Three California Cities Vote Rent-Control Laws

Rent-control initiatives put on ballots in several San Francisco Bay Area cities by residents trying to deal with crushing housing costs met mixed results Nov. 8. 

In the East Bay, Richmond, a working-class city of 100,000 people north of Berkeley, voted to enact a rent-control law. But Alameda, a city of 75,000 south of Oakland, defeated the stronger of two rent-control measures on the ballot. Oakland and Berkeley both voted to tighten their eviction protections. 

 In the Silicon Valley area, two cities, East Palo Alto and Mountain View, voted to limit rents. But San Mateo and Burlingame both rejected rent-control measures. 

Richmond’s Measure L, which will limit rent increases on apartments built before 1995 to 3 percent a year and make it illegal for landlords to evict tenants without just cause, won two-thirds of the vote. It will cover about 10,000 apartments. 

“This measure alone will not solve our community’s housing crisis, but it constitutes an important step to help seniors and working people stay in their homes and to prevent evictions without just cause,” the Richmond Progressive Alliance, the largest group backing the measure, said in a statement. “Richmond must redouble its efforts to develop more affordable housing.” 

The 1995 cutoff date is mandated by a state law that prohibits rent controls for apartment buildings constructed after then and for all singlefamily houses and condominiums. It also prevents local governments from restricting vacancy increases: Vacant apartments must be rented for market rate, and then rent controls can be reapplied. 

Oakland’s Measure JJ, approved by a 3-1 margin, will extend the city’s just-cause eviction rule to about 12,000 apartments built between 1983 and 1995. It also requires landlords to petition the city Rent Board for rent increases that exceed the federal Consumer Price Index, instead of stopping them only if the tenant files a petition within 60 days. “Rents in Oakland are among the highest in the nation, and people are being forced from their homes every month through illegal rent increases and unjustified evictions,” the Oakland Tenants Union said.

In Berkeley, the eviction-protection Measure AA passed with 72 percent of the vote. It will require owners who take over units themselves to give the evicted tenant $15,000 to $20,000 for relocation assistance. It also bans owner move-in evictions of families with children during the school year.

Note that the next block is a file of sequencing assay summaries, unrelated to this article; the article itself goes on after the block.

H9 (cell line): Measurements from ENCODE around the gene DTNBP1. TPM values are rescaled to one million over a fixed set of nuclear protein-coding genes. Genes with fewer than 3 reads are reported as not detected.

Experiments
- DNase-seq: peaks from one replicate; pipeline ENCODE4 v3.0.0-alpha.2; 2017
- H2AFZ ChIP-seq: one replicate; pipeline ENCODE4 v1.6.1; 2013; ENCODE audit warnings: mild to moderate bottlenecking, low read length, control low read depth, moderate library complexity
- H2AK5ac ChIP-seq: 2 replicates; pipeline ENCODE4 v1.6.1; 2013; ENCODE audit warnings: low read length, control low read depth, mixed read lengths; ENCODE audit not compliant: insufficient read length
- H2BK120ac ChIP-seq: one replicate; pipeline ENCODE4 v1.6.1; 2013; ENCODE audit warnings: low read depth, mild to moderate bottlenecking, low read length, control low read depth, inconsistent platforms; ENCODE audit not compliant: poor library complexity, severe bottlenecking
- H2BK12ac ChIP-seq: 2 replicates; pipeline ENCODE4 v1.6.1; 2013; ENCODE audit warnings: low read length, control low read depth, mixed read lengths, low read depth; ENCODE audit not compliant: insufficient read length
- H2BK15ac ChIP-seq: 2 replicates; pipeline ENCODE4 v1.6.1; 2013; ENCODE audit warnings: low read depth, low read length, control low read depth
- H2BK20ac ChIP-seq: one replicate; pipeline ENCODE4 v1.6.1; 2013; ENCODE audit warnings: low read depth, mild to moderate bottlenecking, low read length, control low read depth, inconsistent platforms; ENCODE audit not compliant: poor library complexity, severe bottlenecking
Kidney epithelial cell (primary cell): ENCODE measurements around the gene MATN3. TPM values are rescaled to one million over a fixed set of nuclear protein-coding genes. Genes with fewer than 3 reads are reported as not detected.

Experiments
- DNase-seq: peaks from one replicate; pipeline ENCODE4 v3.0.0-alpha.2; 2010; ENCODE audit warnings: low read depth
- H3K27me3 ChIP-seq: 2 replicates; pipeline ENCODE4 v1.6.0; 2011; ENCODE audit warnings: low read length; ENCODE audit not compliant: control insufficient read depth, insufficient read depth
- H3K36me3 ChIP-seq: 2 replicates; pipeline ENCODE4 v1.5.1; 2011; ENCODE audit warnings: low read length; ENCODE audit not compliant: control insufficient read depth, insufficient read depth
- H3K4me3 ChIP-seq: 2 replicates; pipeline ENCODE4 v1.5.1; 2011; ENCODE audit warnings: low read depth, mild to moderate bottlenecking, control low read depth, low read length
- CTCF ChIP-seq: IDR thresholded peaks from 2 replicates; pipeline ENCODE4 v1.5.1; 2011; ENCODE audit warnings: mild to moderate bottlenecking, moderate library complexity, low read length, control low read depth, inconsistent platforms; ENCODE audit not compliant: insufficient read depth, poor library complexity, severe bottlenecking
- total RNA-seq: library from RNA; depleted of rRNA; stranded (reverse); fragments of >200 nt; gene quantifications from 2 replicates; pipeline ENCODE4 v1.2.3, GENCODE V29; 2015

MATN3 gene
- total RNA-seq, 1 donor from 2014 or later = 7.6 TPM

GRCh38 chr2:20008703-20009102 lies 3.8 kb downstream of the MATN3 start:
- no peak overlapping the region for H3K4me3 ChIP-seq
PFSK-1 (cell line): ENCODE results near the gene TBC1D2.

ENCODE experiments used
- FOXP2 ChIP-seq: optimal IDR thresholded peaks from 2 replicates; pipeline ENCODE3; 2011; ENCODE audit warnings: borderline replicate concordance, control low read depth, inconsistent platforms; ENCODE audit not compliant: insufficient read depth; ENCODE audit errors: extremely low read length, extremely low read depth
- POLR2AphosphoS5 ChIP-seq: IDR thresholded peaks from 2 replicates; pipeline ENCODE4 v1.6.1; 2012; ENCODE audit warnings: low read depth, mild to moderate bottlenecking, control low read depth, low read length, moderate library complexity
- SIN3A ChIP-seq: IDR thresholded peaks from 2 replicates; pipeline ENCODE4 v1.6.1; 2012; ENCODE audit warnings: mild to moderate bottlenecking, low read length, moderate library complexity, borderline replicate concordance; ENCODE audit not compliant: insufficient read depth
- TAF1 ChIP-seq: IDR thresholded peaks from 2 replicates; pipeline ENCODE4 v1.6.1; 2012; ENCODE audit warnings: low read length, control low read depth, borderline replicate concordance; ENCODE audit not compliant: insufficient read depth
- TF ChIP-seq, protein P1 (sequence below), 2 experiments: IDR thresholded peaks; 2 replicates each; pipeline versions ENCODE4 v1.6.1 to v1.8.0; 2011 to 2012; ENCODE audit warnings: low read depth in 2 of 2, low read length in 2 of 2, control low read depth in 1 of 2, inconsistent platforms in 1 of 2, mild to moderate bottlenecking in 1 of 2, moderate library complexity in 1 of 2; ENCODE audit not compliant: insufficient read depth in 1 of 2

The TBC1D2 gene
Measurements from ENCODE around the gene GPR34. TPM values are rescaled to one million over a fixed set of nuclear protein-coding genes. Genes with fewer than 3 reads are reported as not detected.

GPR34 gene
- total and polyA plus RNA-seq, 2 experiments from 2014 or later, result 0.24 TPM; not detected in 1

In Alameda, an amendment to the city charter that would have capped rent increases at 65 percent of the CPI lost by a 2-1 margin. Backed by the Alameda County Labor Council, teachers, and firefighters, it would have also barred “no cause” evictions. The California Apartment Association, a landlord trade group, spent more than $150,000 to defeat it. City voters instead ratified a weaker ordinance that sends rent increases of more than 5 percent to mediation.

In San Mateo County, which comprises the southern San Francisco suburbs and part of Silicon Valley, the California Apartment Association and a local realtors’ group spent more than $1 million to defeat rent-control initiatives in two cities. In San Mateo, a measure that would have limited rent increases and prohibited evictions without cause in apartments estimated to house almost one-third of the city’s 100,000 residents got only 40 percent of the vote. Burlingame, an affluent San Francisco suburb, defeated a similar measure by a 2-1 margin. 

 Mountain View, a city of about 80,000 in the heart of Silicon Valley, had two initiatives on the ballot and picked the stronger one. Measure V, covering apartments built before 1995, won narrowly. It will roll back rents to what they were in October 2015, tie future increases to the CPI, and limit evictions. The competing measure would have required binding arbitration for rent increases of more than 5 percent in pre-1995 buildings.

In East Palo Alto, whose 30,000 residents are heavily Latino and black, a rent-stabilization law won almost 80 percent of the vote. It will limit annual rent increases to 80 percent of the CPI and defines a “maximum allowable rent.”